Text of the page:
The Chase for the Sprint Cup leaderboard after two of 10 races has changed as if shaken by external forces, but the causes are hot finishes by Tony Stewart and Brad Keselowski. Stewart has vaulted from ninth to first with his two wins and Keselowski has followed his lead by moving from 11th to third with his top-five finishes.
It’s typical of the Chase playoff system for several drivers to drop fast to the bottom of the 12 possible spots in the first few races. That has happened to Denny Hamlin, now 66 points behind Stewart, and perhaps for Ryan Newman too at 31 points behind his boss.
The National Association for Stock Car Auto Racing (NASCAR) presents the AAA 400 this Sunday on the one-mile track with 24 degree banking at Dover International Speedway, the third race in the playoff Chase, race 29 of 36 this season.
Stewart has often commented about just taking each race as it comes and his recent performance is an example of that. Stewart also describes racing on each racetrack in great detail prior to race day and offered his view of Dover for fans.
The other Chase leaders Kevin Harvick, Brad Kelesowski, Carl Edwards and Jeff Gordon had comments also.
1. Tony Stewart (No. 14 Chevrolet)
“Because it is concrete, the track has a lot more bumps than an asphalt track would,” Stewart said. “There are seams in Dover’s surface and places where they’ve cut the concrete for expansion. Those sections shift and change, and every year when you go there, the bumps are a little bit different than they were the year before. Dover is a track that’s constantly changing. But it’s one of those places where you really can’t change your driving style. You still have to do the same things you always do. It’s just a matter of finding the package that’s right for that racetrack.
“But other than that, you go through the same set of scenarios and challenges you would on any asphalt track – either the car is going to be tight or it’s going to be loose. Dover is a track that is kind of a two-phase deal. It’s easy to get your car too tight in the center (of the corner) trying to get it to drive up off the corner nice, and it seems like if you get it to rotate through the corner, then it’s way loose off. Those are the two things that you really battle there. It’s the sacrifice of where do you want to be a little bit off to accomplish having a balanced car.”
2. Kevin Harvick (No. 29 Chevrolet)
“It's a fast race track,” Harvick said. “You've got to keep up with the race track as the groove moves around and the rubber builds up on the track. The biggest challenge is being able to get the car up off of the corner under power, wide open throughout the whole run.
“I think as you go to every race track there is always concern on whether you're going to run good or bad and you never really know until you get there and see what the tire is and see exactly what the weekend brings with weather and all the different things that come with putting a weekend together. You just have to make the best out of whatever the weekend gives you."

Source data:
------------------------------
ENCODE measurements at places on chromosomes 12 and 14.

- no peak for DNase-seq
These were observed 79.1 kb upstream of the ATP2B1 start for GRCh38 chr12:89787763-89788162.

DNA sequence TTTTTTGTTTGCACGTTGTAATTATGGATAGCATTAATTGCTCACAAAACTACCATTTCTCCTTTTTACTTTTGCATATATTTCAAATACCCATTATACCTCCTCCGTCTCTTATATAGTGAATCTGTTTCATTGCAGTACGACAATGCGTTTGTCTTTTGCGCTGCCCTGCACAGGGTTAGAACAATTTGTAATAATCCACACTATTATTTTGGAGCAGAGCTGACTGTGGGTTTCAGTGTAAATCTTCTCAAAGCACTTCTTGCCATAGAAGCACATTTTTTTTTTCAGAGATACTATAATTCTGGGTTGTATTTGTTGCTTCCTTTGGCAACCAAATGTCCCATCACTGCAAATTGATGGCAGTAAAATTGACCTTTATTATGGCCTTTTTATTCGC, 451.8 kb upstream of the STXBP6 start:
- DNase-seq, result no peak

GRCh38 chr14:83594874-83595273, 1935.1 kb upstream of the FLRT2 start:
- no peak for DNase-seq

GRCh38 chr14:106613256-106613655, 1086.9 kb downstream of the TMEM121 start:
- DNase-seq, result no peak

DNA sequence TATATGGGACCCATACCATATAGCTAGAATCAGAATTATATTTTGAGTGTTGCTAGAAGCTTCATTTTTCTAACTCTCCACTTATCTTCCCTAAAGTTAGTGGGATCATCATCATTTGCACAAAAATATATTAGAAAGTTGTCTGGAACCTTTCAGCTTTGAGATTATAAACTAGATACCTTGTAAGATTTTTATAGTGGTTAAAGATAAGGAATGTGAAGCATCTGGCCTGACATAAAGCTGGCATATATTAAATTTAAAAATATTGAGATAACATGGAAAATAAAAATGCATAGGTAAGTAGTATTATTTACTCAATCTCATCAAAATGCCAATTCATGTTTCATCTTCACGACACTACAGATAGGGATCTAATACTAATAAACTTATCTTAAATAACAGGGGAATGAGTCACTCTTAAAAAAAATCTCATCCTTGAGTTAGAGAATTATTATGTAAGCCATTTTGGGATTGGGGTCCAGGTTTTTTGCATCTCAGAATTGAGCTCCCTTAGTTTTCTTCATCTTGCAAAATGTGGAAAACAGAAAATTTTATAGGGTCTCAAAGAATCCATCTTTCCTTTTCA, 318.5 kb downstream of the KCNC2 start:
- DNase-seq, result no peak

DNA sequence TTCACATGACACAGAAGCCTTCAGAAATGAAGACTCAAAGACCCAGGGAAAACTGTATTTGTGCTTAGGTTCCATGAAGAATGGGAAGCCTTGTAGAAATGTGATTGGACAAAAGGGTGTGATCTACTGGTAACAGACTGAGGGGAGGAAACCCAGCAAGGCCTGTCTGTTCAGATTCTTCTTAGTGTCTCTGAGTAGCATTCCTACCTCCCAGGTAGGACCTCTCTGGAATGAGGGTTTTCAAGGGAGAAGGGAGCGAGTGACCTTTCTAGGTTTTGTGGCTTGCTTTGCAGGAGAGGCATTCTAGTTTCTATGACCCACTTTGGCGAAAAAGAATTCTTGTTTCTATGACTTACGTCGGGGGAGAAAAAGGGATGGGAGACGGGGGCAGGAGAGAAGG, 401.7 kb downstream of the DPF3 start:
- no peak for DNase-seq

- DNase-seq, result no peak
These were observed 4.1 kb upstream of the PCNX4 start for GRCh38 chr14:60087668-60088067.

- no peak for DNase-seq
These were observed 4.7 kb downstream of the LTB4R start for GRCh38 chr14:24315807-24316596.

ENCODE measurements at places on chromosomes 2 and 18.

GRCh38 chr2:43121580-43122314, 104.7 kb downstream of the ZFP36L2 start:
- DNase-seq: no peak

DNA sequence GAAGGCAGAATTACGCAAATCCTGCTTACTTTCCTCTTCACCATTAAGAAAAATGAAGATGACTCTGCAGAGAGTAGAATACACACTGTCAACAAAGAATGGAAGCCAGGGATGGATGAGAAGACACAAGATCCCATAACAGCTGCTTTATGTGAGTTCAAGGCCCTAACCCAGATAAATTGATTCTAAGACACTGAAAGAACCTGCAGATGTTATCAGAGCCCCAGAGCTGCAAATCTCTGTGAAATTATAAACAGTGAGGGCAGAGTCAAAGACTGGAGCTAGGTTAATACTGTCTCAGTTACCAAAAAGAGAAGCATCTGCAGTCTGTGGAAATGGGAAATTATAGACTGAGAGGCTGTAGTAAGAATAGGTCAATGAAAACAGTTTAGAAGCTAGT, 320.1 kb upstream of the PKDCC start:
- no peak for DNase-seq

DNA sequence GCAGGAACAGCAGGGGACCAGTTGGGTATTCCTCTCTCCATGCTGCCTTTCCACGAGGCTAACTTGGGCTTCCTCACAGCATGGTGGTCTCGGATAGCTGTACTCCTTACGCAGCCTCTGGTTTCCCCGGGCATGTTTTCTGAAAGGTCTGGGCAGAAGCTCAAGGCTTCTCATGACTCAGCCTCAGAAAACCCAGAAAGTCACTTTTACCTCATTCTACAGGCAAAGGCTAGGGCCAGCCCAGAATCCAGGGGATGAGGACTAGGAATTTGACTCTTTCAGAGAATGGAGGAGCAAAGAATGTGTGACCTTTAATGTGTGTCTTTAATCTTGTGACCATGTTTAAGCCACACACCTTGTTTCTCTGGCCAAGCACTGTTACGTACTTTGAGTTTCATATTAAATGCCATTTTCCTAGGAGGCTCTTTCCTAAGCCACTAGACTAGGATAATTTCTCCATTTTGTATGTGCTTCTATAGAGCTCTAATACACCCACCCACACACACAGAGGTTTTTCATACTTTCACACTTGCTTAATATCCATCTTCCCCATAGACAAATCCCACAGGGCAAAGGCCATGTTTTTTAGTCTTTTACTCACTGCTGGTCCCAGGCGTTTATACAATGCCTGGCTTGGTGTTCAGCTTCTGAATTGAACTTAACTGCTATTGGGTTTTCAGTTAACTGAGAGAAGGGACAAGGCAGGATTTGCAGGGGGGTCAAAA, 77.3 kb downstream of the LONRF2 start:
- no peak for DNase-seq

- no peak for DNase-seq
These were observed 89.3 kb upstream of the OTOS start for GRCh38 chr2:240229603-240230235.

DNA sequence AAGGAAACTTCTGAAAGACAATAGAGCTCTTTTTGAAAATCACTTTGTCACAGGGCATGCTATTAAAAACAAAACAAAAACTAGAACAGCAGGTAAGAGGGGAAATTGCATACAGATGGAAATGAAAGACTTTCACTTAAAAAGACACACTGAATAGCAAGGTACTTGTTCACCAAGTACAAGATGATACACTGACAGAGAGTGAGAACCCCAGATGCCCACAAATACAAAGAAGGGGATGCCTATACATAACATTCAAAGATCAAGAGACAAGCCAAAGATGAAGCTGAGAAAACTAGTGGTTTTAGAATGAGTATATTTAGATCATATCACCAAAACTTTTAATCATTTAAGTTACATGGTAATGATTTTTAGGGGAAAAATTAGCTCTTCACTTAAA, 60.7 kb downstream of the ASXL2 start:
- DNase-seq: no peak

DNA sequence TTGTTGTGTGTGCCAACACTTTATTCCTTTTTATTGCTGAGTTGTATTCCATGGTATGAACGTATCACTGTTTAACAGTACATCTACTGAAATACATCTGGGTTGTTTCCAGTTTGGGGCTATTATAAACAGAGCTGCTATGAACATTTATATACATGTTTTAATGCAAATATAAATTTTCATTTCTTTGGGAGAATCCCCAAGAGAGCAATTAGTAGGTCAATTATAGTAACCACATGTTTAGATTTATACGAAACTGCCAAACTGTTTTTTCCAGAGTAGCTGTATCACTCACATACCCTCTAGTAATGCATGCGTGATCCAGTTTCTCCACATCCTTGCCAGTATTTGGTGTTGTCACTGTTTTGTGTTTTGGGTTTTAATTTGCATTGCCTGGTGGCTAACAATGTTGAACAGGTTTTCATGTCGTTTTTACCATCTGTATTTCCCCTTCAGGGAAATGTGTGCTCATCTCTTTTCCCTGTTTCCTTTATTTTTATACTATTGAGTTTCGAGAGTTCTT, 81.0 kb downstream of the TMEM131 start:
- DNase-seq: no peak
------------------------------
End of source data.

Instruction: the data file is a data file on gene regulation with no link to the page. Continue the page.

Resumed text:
3. Brad Keselowski (No 2 Dodge)
“A lap around Dover is pretty spectacular,” Keselowski said. “That roller coaster feeling you get climbing and falling off the corners is amazing. I feel pretty confident going back there and I’d like to think that Dover is one of my better tracks. There are tracks that are temperamental due to the weather, but at Dover it’s the track rubber that can have you scratching your head.”
4. Carl Edwards (No. 99 Ford)
“It’s a fun race track,” Edwards said. “It’s got a high sensation of speed, but those concrete tracks really boil down to how good your car is and how precise you can get that setup. There is less firing from the hip and more marching through the setup and changes. I really like that style and that race track is just a lot of fun.”
5. Jeff Gordon (No. 24 Chevrolet)
“This is a real fast track, so being in ‘clean’ air makes your life that much easier during the race on Sunday,” Gordon said. “The rubber on the track will be a challenge, as usual. But this track is wide and the groove will usually widen out – so much so you can probably even run near the wall. But if there’s significant rubber-buildup, it can be challenging on the restarts and when trying to pass another car.”
FYI WIRZ is the select presentation of topics by Dwight Drum at Racetake.com.
Unless otherwise noted, information and all quotes were obtained from official release materials provided by NASCAR and team representatives.
Photo credit: Dwight Drum at Racetake.com.